Sunday, September 20, 2015

Sacred Landscape or Massive Monolith?

For many non-indigenous Australians, Ayers Rock is just a massive monolith in the middle of the Australian continent that is begging to be conquered and photographed. To the local Pitjantjatjara people, Uluru is a sacred place with great spiritual significance.  For thousands of years, they conducted both men’s and women’s ceremonies here. With the discovery of the rock by Europeans, this tradition was tragically impacted. We literally trampled all over a sacred landscape.
We renamed it Ayers Rock and we proceeded to climb it and photograph it with little or no respect for the wishes of the traditional custodians who had considered this to be a sacred site for thousands of years.

Today, more than half the native mammal species that lived around this area are locally extinct and many alien species have suppressed the native grasses. Within a short span of time, we have managed to destroy a landscape that sustained indigenous people for thousands of years.

People of both cultures are now managing the park and I wonder is it possible for the two traditions to co-exist?  I want to believe the answer is yes. We are a lot more enlightened than we were 200 years ago, but we have destroyed their way of life and have insisted for many years that there is only one way to live.

So, we gave them the dole, we built them houses and wondered why they didn’t aspire to a 40 hour working week and a life of debt that will enslave you for 30 years or more. Perhaps it is because they know better. If you have come from a culture that only worked about 4 hours a day to provide for your basic needs, then why would you aspire to be locked up in an office for the better part of the day?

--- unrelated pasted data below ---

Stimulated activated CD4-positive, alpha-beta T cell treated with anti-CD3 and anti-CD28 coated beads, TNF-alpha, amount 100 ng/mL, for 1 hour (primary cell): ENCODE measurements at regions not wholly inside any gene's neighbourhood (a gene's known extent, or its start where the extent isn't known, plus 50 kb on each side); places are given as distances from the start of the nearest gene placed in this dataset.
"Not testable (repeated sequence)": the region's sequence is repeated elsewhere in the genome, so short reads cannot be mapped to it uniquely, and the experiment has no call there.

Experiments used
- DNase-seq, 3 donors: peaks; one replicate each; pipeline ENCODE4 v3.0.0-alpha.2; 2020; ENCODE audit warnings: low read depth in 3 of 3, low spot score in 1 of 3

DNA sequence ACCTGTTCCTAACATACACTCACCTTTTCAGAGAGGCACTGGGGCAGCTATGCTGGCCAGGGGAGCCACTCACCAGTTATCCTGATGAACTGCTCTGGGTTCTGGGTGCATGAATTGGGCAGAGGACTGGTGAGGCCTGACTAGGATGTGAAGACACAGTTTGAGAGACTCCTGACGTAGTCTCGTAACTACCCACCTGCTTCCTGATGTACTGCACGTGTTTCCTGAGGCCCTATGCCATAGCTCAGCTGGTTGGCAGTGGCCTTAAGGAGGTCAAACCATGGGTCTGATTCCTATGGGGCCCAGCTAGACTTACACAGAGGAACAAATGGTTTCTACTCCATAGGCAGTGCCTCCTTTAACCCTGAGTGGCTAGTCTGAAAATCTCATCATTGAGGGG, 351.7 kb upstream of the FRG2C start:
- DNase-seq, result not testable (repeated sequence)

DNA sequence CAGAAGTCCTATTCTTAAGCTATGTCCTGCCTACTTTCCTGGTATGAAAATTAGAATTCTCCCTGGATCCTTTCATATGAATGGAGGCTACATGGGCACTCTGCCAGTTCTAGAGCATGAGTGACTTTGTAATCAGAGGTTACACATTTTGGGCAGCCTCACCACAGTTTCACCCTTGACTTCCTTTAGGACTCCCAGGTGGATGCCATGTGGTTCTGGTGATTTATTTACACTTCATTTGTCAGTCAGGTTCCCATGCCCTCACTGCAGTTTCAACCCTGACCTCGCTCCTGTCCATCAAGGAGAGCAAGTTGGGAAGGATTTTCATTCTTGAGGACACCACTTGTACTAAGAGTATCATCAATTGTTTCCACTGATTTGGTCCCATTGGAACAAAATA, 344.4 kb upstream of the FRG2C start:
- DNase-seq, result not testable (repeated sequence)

I often wonder if the lack of respect in western cultures for the natural environment is because most urbanised people have lost their connection to the land. They see the environment, as something outside of their existence and find this idea of connection foreign.

While at the park visitors’ centre we watched a video, depicting an indigenous person’s perspective of how westerners behave. The video says that the ‘white fellas’ are like ants. They all come together to the rock, then run around taking photographs and climbing to the top. At sunrise and sunset we
congregate at the same spots, then minutes after the sun has risen or set we disperse. There are a lot of trigger happy tourists but hardly any contemplation to discover the spirit of this incredible place.

While we think of indigenous people as nomadic, I am surprised to learn they only travelled within the boundaries of their ‘country’. They were responsible for managing the land and were entitled to its bounty including the animals that existed in it. The waterholes were a key part of their life. They travelled from one to another, learning or teaching the dreamtime stories, but only within the bounds of their own country. They hunted at the waterholes very cautiously; only taking the last animal, so as to not spook the rest of the herd and often digging a little well some distance away to avoid leaving their scent at the waterhole.

I am begging to understand why the rock is sacred. It was life giving. So they ‘worshipped’ the land that provided for them and some of these practices were gender specific and taboo if you were of the opposite gender. Hence the restrictions on taking photos as they have no wish to inadvertently see places that are off limits. I read that the Anangu’s request to refrain from climbing the rock comes from their desire to keep all visitors safe but also because the path crosses a sacred traditional Dreamtime track.

The ‘white fellas’ are slowly learning to respect this sacred landscape and to learn to connect with nature rather than to conquer it.

I believe the rock is a sacred landscape. What about you?

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